Mark Zuckerberg is the Rodney Dangerfield of the social media age. No matter what he does, he “don’t get no respect.” Surely a large part of this public persona is the fact that he insists on dressing like a teenaged mall rat and conducting his CEO duties with all the panache of a high-school sophomore (not to mention that he is the only billionaire to stiff waiters out of tips), but it is difficult to argue with the fact that he did manage somehow to build the world’s number one social network. Therefore when Zuckerberg discusses the structure and dynamics that form the chassis of social networking he is worth listening to, if for no other reason than for online marketers to figure out new ways to benefit from his massive social machine.

The Greatest Badoodling Lounge in History

In a video entitled Mark Zuckerberg At Startup School 2011, Mr. Z himself reveals two very key factors that should be of great interest to marketers still scratching their heads trying to figure out how to make a buck from nearly a billion people hanging out in the greatest badoodling lounge in the history of humanity. The first satori is the determination of the number of friends that a social networker must accumulate in order to become a habitual frequenter of the site. It seems that once an individual manages to connect with a total of ten other people, the Grodzins angle of repose has been reached, and that person is going to return to the site ad infinitum. From a marketing standpoint, this tipping point is critical as it provides a statistical measurement of what defines the social user and the level of connection required for long-term engagement.

Social Networks Reach Almost Everyone with Disposable Income

The second factor is a bit more ethereal and may consist of part statistical reality and the balance social media bravado on the part of Zuckerberg, as he claims that Facebook has managed to “map the world.” Unlike in earlier eras where sailing ships manned by scurvy-riddled crews managed to sketch out the outline of a hitherto unknown coast, in the social media age mapping the world equates to having essentially integrated the sum of all the connections that exist between humans on the planet today. Of course this number consists only of the ones who are active in an online social network, but that figure is eerily close to the total number of the world’s population, which actually possesses a level of disposable income so it clearly merits attention from brand marketers everywhere.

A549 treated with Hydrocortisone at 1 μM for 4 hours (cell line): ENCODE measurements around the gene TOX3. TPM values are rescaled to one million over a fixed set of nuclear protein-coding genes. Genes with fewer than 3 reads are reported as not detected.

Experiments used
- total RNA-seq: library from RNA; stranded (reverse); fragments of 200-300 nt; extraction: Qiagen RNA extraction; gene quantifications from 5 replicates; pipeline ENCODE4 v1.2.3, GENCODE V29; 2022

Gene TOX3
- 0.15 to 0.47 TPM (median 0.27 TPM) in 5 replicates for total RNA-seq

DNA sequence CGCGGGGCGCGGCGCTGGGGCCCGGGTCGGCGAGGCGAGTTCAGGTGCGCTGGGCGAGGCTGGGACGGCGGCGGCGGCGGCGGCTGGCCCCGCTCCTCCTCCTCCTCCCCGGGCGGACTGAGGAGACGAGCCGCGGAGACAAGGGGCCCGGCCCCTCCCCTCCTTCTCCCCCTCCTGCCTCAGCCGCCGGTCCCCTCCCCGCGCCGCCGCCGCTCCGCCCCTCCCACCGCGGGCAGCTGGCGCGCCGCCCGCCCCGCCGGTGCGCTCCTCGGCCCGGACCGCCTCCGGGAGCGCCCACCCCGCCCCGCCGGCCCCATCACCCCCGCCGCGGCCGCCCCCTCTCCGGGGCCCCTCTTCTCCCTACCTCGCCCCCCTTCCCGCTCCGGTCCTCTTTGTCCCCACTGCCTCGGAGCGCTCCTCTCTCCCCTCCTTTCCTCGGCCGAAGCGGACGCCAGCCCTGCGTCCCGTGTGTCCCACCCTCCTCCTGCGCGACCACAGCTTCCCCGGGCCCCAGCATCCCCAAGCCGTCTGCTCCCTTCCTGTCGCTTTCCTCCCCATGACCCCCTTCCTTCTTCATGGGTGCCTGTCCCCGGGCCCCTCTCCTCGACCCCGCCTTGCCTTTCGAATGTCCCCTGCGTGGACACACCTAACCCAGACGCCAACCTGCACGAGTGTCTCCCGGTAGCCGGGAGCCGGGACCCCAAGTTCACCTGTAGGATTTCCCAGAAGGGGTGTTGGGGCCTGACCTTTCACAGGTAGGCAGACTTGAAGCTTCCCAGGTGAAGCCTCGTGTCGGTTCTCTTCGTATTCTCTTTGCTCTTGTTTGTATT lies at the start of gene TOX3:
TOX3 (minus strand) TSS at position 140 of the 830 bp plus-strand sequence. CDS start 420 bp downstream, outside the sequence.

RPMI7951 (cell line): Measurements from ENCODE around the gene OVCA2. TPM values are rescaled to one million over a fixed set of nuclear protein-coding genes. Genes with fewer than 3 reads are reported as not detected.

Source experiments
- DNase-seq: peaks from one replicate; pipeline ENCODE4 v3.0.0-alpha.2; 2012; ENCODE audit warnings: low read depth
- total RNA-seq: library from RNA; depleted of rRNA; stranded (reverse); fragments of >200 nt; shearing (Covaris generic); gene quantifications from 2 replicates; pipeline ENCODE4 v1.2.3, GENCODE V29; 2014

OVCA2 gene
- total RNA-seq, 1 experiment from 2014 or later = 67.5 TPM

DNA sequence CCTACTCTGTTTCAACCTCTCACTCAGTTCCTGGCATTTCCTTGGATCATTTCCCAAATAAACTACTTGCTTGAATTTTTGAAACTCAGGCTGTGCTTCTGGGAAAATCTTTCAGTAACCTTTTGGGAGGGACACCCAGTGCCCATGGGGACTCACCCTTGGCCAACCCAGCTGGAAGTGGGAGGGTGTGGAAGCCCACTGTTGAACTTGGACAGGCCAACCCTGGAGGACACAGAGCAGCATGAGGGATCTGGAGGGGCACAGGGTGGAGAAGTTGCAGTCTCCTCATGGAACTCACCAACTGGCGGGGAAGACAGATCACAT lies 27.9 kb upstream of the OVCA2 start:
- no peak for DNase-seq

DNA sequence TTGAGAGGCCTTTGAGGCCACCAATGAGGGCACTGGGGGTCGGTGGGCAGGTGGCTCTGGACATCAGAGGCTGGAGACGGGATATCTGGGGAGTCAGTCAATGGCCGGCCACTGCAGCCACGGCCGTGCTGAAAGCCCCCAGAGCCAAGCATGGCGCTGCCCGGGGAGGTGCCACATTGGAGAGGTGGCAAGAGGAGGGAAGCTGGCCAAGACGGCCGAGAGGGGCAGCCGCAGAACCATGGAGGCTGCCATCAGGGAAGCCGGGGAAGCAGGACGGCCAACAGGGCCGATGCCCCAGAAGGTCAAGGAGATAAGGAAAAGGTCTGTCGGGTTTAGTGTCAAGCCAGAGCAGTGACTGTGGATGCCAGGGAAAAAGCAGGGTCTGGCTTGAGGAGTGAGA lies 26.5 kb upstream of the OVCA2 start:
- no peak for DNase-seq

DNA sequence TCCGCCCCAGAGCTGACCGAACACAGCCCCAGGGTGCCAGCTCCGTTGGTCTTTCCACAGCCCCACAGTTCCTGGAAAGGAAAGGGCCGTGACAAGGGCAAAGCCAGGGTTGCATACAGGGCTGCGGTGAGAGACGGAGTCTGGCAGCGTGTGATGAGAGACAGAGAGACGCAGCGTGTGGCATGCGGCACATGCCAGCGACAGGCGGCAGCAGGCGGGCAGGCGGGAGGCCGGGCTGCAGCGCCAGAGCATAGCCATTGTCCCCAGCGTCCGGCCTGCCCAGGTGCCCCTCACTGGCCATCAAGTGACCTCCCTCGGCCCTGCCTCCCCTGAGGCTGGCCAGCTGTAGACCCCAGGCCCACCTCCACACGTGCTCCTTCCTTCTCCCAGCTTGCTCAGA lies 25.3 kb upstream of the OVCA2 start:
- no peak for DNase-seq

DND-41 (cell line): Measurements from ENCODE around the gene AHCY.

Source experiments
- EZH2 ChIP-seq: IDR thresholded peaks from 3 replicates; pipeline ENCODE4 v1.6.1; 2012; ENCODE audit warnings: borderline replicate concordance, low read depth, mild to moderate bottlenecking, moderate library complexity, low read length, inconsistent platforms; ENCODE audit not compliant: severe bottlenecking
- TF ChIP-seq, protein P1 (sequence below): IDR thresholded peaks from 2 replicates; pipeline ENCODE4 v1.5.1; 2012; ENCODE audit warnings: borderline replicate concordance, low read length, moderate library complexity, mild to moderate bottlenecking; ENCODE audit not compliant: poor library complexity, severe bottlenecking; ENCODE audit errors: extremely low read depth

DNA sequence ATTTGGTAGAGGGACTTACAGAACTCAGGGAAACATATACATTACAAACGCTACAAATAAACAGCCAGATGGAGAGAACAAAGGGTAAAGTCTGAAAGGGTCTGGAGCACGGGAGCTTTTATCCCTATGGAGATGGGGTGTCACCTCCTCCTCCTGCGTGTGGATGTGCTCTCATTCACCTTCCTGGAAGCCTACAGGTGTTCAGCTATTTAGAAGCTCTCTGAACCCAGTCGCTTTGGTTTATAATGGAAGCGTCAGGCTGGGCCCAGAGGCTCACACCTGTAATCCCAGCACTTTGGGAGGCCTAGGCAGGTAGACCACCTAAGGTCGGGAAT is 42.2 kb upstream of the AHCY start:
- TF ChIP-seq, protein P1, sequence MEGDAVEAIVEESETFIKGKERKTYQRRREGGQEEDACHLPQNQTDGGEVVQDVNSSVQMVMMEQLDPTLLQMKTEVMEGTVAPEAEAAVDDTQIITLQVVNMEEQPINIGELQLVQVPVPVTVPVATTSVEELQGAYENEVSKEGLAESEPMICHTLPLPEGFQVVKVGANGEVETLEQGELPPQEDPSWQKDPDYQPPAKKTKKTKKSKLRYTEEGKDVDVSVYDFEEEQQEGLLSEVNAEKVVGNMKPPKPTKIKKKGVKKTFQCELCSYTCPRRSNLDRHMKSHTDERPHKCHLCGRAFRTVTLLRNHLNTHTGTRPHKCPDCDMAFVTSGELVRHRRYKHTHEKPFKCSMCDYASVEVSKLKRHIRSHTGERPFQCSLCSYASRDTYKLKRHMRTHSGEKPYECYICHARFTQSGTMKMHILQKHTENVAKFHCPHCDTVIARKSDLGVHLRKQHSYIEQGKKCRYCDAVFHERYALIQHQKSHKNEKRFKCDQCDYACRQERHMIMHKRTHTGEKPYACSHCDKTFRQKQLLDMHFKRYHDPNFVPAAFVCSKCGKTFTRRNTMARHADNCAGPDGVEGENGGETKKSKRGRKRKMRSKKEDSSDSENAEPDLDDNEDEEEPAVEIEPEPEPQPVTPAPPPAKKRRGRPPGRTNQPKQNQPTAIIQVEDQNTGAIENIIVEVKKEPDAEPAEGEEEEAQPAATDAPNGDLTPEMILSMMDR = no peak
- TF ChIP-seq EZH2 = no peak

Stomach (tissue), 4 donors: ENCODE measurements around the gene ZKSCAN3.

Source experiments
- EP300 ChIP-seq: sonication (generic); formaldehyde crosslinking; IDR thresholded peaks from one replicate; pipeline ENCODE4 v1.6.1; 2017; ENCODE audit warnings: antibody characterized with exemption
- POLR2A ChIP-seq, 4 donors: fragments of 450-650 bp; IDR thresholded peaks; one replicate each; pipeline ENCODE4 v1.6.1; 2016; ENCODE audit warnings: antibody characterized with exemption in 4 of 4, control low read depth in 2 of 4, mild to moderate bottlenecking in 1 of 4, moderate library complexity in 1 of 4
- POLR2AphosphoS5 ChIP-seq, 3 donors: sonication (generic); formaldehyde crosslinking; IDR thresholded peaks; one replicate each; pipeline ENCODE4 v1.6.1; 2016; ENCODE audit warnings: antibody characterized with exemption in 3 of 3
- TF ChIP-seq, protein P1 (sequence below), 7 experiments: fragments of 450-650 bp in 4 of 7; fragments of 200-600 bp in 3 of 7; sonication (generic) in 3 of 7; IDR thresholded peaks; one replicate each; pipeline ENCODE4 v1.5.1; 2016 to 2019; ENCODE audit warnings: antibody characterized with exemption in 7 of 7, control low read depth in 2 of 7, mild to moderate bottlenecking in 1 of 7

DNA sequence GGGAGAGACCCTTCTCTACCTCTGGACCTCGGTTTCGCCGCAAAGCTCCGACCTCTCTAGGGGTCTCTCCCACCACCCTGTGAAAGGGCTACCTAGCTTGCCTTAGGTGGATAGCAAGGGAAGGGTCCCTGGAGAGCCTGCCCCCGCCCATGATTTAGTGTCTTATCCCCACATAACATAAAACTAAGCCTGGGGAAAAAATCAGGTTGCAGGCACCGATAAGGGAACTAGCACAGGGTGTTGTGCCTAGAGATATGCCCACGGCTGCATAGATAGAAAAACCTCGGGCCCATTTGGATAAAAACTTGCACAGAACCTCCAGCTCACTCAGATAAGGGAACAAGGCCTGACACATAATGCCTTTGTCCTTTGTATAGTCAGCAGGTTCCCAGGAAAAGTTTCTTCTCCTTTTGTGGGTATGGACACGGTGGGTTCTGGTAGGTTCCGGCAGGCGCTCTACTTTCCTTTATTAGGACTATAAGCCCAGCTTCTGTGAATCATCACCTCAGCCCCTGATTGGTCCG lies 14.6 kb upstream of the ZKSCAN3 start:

An Infrastructure Encompassing the 6 Degrees of Separation

When an online marketer engages his or her customers through the “pre-mapped world” available on Facebook (and for fairness’ sake also on LinkedIn, Pinterest, Twitter, Weibos, and to some degree Google+) there can be some level of certainty in the belief that the brand has tapped into an infrastructure where all of the imaginable six degrees of separation (to Kevin Bacon and beyond) have been covered. The full extent of the global population “that matters” to an online marketer are connected somewhere on the gossamer threads of this social web, and all that remains is to make a sufficiently strong viral impact somewhere on the social media network(s) in order to effectively reach darn near every homo sapiens on Earth with a Dollar/Euro/Yuan in their pockets.

Of course there are the grandmas who still look at computers as television sets that paradoxically have flat typewriters beneath them, and the billions of people in the impoverished Third World who have yet to make a telephone call, but those numbers are precipitously diminishing by the day. More than ever before, the population of the globe is being reached by those social web threads that stretch from wealthy industrialists to dirt farmers. Through the insights garnered by Zuckerberg, online marketers now understand the dynamics of the minimal level of social engagement that triggers habituation and the awe-inspiring global reach of social networks that are swiftly reaching totality. If nothing else the elucidation of these two points have earned Zuckerberg a tip of the hoodie.


作者 Hal Licino

Hal Licino is a leading blogger on HubPages, one of the Alexa Top 120 websites in the USA. Hal has written 2,500 HubPage articles on a wide range of topics, some of which have attracted upwards of 135,000 page views a day. His blogs are influential to the point where Hal single-handedly forced Apple to retract a national network iPhone TV commercial and has even mythbusted one of the Mythbusters. He has also written for major sites as Tripology, WebTVWire, and TripScoop.